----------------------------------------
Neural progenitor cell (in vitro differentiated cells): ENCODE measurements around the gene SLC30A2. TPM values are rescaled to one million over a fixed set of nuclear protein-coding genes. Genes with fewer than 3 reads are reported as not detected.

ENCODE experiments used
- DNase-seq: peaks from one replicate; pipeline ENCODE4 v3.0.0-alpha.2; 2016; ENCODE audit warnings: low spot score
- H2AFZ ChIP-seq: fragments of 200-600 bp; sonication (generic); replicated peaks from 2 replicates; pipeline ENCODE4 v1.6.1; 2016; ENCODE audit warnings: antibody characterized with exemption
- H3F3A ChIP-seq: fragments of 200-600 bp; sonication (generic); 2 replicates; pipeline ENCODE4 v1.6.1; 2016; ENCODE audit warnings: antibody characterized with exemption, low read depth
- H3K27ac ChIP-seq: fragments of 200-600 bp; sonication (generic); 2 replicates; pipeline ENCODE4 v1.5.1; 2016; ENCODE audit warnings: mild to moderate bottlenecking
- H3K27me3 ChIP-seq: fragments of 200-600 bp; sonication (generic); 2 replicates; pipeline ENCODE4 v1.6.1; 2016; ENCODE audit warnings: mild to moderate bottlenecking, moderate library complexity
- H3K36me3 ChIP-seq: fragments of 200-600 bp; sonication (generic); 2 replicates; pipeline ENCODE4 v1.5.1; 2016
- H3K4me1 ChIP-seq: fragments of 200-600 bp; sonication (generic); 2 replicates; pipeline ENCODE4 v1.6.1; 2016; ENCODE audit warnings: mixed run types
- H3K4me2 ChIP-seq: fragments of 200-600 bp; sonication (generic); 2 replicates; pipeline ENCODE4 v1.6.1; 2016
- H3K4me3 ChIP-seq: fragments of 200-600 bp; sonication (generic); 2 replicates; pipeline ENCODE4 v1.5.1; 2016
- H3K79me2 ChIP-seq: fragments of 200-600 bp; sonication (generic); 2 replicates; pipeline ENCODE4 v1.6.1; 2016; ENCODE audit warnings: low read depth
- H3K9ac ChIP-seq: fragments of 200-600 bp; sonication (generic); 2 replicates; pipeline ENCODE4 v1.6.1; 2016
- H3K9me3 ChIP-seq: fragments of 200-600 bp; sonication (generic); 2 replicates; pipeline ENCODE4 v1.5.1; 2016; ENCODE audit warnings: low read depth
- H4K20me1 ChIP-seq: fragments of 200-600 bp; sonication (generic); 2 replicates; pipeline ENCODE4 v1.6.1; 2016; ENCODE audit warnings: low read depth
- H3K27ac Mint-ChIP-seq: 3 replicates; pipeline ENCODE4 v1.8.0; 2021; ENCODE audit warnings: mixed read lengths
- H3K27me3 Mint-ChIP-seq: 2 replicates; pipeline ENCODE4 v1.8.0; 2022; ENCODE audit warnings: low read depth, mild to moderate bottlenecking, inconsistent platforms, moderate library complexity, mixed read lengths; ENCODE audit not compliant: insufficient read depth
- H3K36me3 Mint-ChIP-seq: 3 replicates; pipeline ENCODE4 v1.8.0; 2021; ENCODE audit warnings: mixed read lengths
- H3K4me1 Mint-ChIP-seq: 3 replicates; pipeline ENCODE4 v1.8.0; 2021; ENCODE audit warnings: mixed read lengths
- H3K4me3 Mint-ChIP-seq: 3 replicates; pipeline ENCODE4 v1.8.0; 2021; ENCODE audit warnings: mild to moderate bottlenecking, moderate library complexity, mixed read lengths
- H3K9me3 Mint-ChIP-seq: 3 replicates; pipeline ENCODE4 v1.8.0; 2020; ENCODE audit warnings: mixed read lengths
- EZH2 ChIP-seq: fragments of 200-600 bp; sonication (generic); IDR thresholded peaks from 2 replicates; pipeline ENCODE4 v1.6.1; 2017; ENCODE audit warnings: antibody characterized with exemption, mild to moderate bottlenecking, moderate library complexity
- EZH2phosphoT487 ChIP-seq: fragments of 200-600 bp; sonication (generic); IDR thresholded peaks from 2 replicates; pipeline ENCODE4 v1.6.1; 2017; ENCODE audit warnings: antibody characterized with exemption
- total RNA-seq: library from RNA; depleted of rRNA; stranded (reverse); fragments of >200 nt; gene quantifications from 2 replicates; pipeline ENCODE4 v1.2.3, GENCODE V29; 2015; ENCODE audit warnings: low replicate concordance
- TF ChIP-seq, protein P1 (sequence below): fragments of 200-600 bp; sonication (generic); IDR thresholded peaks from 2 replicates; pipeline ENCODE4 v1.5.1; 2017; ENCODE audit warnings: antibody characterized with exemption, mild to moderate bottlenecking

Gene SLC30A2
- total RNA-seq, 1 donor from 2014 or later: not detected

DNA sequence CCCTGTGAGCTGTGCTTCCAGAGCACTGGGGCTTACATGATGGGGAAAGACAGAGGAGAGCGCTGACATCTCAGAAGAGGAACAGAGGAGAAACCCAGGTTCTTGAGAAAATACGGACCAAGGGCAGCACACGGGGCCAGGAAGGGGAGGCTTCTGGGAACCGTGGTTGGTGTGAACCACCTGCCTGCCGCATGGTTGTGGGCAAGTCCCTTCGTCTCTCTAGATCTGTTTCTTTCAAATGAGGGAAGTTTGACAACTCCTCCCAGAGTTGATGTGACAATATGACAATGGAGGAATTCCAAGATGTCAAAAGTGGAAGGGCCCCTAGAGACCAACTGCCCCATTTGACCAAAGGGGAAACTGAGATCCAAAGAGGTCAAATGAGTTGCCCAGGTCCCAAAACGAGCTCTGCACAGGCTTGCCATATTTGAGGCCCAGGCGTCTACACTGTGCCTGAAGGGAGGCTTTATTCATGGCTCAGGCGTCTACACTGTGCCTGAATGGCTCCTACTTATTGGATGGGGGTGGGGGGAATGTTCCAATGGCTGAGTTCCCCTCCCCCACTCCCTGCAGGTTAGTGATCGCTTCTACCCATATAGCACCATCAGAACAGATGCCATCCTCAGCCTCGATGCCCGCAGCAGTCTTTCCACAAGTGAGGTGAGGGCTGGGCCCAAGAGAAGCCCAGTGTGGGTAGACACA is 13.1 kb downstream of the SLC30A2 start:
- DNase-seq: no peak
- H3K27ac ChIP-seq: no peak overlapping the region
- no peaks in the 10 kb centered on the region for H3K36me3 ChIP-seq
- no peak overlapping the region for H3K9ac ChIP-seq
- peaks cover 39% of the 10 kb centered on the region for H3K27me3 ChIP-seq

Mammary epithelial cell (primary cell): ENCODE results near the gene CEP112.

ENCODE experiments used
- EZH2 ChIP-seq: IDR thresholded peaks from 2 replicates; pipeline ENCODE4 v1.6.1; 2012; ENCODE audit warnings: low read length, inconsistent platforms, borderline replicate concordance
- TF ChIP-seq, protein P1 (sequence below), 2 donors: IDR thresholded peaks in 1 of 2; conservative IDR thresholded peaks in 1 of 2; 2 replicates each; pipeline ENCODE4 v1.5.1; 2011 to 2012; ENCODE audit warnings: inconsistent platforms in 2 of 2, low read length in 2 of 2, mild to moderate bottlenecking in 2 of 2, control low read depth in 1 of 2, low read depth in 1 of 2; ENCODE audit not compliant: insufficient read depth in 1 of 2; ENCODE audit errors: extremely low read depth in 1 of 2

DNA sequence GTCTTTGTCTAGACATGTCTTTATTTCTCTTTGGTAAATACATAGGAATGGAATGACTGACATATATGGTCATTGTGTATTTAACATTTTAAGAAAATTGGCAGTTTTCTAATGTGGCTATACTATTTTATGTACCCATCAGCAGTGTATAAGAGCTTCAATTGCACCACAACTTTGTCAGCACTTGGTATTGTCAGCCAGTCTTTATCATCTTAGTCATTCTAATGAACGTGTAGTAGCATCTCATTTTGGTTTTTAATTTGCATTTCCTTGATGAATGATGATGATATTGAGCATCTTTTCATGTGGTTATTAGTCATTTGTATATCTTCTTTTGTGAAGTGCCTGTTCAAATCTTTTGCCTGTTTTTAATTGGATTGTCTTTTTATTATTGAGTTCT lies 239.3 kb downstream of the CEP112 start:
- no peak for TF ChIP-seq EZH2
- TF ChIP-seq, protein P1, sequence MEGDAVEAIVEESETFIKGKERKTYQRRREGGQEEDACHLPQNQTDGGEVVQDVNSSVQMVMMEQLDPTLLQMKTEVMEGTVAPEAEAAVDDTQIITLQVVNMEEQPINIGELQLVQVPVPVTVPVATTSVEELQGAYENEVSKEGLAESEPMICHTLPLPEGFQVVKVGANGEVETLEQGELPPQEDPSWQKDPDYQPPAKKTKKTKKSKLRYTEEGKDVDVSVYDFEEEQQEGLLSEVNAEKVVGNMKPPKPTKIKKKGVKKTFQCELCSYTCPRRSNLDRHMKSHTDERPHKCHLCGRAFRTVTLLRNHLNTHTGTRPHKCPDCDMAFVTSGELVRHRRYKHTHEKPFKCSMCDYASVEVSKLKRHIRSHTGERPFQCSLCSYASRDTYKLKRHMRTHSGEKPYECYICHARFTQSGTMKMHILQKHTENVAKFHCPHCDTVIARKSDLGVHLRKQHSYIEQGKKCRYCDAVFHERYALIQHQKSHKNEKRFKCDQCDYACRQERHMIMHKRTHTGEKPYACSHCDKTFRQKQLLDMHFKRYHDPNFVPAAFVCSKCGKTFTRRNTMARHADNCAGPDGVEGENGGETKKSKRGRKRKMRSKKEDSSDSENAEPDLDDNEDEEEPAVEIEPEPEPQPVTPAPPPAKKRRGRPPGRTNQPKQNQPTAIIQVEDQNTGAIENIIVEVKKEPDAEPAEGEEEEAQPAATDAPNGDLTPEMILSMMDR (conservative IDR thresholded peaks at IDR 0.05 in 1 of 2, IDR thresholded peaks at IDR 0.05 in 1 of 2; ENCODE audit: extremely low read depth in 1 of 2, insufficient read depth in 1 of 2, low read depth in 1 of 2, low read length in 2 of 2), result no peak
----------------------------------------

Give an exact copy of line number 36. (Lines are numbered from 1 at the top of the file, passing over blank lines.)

- EZH2 ChIP-seq: IDR thresholded peaks from 2 replicates; pipeline ENCODE4 v1.6.1; 2012; ENCODE audit warnings: low read length, inconsistent platforms, borderline replicate concordance